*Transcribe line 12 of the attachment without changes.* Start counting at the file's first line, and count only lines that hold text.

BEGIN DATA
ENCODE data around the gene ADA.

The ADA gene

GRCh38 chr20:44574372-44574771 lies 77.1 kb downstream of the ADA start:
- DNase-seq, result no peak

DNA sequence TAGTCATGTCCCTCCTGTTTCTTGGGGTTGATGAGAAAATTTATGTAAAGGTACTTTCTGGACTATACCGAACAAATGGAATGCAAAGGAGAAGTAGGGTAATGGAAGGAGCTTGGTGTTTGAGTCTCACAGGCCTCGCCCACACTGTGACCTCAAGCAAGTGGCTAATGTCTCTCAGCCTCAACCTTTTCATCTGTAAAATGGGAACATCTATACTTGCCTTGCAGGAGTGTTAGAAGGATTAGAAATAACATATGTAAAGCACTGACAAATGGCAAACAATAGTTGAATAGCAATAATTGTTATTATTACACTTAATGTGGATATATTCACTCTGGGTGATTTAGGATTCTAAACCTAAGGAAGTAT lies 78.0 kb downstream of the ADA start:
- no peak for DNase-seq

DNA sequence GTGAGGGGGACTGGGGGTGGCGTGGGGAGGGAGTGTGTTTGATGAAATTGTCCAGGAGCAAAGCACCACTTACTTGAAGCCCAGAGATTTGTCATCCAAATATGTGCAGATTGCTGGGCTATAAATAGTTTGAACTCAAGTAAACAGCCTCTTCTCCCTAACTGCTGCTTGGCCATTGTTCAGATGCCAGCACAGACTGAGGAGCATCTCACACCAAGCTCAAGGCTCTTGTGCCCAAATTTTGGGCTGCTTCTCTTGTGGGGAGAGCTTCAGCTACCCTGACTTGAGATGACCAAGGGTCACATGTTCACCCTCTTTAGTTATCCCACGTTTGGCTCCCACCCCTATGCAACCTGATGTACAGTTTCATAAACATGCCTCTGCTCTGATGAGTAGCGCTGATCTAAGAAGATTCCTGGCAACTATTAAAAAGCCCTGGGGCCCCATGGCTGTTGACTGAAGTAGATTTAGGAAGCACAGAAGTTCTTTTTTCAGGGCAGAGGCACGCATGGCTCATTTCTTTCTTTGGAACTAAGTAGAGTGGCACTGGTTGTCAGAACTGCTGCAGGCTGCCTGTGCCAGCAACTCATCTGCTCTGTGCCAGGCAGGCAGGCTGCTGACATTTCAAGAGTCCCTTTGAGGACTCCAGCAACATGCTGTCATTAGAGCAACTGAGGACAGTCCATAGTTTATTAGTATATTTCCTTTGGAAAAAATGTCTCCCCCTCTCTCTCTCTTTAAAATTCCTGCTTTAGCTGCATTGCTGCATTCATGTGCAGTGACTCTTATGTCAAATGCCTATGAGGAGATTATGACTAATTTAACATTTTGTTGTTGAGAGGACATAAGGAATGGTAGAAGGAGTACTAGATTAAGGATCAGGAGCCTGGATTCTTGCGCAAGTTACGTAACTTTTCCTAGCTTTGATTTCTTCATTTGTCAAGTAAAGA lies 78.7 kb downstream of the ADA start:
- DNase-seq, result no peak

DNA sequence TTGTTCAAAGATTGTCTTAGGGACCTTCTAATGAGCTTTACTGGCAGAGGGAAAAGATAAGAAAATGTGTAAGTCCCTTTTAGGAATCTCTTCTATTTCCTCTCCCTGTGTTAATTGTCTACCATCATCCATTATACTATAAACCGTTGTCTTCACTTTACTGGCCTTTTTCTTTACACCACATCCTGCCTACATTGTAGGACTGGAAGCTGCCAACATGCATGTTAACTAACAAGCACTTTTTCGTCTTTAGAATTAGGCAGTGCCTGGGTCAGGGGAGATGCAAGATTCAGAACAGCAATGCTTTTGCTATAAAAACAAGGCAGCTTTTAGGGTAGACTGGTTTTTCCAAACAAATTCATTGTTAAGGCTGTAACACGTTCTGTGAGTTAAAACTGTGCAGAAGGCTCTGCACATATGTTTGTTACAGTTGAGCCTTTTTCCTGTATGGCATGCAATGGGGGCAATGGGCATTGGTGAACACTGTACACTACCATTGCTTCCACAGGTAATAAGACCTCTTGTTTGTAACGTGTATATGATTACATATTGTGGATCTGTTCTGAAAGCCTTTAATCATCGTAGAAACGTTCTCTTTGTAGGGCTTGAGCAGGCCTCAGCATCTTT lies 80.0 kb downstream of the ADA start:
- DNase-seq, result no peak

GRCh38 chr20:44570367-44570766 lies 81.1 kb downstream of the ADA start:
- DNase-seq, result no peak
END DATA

- DNase-seq, result no peak